I am in the first week of the five week-long massive open online course (or MOOC) – E-Learning and Digital Cultures, offered by Coursera through the University of Edinburgh. The course is being taught by Jeremy Knox, Sian Bayne, Hamish Macleod, Jen Ross, and Christine Sinclair.
To quote from the course information page:
“E-learning and Digital Cultures is aimed at teachers, learning technologists, and people with a general interest in education who want to deepen their understanding of what it means to teach and learn in the digital age. The course is about how digital cultures intersect with learning cultures online, and how our ideas about online education are shaped through “narratives”, or big stories, about the relationship between people and technology. We’ll explore some of the most engaging perspectives on digital culture in its popular and academic forms, and we’ll consider how our practices as teachers and learners are informed by the difference of the digital.”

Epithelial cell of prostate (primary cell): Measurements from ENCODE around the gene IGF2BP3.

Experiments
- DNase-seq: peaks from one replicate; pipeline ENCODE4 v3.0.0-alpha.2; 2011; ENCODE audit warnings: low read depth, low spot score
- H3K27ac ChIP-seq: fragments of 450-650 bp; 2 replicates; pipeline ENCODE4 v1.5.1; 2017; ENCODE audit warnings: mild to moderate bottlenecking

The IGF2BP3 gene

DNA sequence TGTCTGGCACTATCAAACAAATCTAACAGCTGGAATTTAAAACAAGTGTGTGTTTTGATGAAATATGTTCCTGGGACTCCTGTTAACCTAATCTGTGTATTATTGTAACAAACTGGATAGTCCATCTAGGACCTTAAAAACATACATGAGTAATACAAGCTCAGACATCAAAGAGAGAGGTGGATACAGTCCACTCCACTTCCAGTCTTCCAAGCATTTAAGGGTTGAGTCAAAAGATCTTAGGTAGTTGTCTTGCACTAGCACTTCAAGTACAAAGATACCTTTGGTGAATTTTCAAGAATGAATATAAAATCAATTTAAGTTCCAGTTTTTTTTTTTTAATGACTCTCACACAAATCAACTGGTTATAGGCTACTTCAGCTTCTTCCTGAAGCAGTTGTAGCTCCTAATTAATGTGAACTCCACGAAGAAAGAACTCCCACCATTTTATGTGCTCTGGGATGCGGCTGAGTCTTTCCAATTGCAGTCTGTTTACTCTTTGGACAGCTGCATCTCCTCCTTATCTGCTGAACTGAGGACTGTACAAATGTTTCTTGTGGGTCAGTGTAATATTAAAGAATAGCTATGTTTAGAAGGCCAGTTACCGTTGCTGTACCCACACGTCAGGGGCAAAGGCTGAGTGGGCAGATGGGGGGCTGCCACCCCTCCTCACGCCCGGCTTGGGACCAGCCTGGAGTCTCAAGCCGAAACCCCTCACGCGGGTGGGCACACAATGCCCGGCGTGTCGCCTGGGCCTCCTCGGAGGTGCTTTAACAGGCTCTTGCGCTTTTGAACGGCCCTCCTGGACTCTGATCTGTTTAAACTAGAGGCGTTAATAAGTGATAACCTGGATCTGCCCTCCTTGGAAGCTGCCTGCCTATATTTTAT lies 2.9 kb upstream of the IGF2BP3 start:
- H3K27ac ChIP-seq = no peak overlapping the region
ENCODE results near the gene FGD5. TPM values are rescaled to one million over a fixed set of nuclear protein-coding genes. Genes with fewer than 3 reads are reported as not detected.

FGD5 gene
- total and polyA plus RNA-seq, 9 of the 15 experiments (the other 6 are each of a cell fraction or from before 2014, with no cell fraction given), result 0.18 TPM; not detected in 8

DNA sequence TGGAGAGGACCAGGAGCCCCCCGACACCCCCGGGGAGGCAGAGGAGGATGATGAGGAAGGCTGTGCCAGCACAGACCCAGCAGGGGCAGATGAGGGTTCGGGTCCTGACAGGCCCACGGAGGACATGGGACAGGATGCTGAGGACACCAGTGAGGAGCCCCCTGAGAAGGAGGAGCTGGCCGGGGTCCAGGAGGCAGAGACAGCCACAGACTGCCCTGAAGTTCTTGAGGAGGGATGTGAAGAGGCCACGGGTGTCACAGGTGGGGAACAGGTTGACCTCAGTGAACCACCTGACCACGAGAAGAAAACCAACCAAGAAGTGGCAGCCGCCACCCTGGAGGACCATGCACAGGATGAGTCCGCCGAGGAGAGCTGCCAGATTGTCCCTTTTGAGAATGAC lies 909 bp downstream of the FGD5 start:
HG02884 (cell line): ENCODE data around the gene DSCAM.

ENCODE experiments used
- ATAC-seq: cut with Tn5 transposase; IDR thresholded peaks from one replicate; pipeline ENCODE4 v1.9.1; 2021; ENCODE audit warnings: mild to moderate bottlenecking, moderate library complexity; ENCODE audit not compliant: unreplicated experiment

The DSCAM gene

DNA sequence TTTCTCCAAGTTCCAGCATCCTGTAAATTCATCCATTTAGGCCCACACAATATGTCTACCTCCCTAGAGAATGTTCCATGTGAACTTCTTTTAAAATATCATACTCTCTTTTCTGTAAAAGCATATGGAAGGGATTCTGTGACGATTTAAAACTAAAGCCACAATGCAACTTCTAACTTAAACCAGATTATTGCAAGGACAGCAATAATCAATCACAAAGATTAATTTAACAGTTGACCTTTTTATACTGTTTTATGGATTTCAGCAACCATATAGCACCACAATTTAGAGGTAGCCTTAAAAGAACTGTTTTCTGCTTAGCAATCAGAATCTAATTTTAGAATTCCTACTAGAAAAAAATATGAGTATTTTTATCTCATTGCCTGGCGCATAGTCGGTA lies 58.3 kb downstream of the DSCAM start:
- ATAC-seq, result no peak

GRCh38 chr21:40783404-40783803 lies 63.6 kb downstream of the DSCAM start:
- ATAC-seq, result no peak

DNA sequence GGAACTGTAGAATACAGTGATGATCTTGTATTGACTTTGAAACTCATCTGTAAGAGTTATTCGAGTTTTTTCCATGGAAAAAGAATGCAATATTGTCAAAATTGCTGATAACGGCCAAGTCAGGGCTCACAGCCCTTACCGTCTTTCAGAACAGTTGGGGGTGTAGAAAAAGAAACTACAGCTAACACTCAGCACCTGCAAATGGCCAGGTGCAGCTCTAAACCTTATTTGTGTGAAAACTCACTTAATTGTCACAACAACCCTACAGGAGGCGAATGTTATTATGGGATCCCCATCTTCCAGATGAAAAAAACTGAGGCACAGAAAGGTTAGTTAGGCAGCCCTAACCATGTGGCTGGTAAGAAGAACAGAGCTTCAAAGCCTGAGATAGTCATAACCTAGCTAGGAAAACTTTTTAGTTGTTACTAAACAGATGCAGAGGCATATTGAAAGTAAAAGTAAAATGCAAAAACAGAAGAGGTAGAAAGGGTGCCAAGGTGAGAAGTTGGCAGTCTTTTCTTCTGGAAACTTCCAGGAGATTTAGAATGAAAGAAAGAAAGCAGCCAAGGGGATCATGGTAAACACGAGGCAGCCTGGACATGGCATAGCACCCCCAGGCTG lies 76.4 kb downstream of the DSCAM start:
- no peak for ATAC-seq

During this first week, we are looking back at some classic readings on digital culture. Digital culture is often described as either utopian (creating highly desired effects) or dystopian (creating extremely negative effects). Martin Hand and Barry Sandywell’s (2002) article on E-Topia as Cosmopolis or Citadel laid out three utopian claims and three dystopiam claims:
- Information Technology (IT) possesses intrinsically democratizing properties (U)
- IT is intrinsically neutral but lends itself to democratizing global forces of information sharing (U)
- Cyber-politics role is maximizing public access (U)
- IT possesses intrinsically de-democratizing properties (D)
- IT is intrinsically neutral but lends itself to de-democratizing forces through ownership (D)
- Cyber-politics role is resisting and perverting public access (D)